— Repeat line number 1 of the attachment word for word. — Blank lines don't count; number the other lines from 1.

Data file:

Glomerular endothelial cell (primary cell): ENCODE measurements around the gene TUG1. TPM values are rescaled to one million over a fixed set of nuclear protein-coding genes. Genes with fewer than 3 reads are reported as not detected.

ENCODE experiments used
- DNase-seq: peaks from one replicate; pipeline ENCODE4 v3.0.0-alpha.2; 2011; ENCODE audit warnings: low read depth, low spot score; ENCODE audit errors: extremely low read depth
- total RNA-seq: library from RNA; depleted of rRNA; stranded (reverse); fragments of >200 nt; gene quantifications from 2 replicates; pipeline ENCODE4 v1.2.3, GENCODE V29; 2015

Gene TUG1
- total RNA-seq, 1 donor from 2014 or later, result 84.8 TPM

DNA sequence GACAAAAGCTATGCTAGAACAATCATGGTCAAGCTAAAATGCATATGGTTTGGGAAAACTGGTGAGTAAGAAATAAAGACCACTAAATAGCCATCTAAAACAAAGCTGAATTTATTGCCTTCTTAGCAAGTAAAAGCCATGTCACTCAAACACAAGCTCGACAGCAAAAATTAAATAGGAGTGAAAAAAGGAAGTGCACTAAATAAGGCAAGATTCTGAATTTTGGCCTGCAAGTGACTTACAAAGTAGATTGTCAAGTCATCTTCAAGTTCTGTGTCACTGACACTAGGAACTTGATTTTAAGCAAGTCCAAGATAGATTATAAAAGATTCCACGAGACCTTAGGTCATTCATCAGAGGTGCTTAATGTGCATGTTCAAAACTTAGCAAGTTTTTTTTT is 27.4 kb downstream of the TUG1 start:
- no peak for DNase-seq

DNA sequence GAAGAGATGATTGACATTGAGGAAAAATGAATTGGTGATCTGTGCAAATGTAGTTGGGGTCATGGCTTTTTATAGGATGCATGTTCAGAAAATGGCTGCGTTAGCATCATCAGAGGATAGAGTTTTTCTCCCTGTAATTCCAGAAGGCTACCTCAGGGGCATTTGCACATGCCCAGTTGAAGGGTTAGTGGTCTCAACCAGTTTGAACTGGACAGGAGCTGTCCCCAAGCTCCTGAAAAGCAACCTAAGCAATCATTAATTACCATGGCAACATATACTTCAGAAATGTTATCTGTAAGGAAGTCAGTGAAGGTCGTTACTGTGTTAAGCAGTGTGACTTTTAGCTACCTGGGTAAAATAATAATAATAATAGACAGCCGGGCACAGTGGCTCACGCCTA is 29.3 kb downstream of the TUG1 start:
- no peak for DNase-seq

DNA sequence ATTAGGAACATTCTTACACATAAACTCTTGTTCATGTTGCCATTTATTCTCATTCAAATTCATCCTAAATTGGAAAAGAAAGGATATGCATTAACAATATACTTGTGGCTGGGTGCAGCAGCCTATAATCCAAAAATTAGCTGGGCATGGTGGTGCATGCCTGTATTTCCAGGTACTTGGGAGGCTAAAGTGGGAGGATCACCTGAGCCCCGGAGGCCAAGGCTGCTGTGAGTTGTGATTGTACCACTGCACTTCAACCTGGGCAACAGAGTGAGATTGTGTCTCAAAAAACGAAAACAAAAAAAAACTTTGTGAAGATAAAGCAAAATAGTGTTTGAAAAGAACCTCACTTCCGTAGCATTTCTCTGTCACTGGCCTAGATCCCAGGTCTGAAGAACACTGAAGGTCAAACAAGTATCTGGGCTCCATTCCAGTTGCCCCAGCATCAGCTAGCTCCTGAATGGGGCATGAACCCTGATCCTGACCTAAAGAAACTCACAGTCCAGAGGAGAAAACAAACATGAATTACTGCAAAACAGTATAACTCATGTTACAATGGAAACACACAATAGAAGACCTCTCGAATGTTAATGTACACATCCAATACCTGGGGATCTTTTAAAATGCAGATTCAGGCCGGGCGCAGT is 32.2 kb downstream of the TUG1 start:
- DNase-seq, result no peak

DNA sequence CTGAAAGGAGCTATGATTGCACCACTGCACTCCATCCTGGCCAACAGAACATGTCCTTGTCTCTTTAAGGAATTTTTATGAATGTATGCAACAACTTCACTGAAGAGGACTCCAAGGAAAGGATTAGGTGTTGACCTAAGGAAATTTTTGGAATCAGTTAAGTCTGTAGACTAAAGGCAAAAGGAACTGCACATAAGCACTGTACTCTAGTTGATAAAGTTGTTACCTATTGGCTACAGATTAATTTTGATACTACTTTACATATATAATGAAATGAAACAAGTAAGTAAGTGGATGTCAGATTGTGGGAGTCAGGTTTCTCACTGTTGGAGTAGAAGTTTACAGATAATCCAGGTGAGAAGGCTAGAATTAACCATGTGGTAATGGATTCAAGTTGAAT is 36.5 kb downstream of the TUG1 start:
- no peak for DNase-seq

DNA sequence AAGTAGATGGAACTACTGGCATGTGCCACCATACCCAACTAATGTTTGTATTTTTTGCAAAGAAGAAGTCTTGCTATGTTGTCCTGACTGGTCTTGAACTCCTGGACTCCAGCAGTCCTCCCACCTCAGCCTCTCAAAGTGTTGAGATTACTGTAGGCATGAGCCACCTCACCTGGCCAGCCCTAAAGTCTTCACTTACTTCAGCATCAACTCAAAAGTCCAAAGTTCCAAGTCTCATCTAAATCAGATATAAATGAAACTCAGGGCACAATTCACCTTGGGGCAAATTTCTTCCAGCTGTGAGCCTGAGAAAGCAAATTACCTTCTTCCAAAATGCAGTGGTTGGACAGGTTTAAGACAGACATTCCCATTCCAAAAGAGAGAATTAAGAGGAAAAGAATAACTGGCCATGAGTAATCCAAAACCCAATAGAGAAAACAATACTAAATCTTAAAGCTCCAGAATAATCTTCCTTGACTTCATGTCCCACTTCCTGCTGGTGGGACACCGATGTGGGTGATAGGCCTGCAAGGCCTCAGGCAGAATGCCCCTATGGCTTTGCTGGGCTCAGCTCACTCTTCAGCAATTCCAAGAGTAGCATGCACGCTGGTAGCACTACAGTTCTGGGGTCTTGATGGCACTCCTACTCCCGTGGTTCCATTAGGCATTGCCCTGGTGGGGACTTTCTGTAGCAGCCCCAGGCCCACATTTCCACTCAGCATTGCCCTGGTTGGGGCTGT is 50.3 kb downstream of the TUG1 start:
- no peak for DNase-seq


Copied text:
Glomerular endothelial cell (primary cell): ENCODE measurements around the gene TUG1. TPM values are rescaled to one million over a fixed set of nuclear protein-coding genes. Genes with fewer than 3 reads are reported as not detected.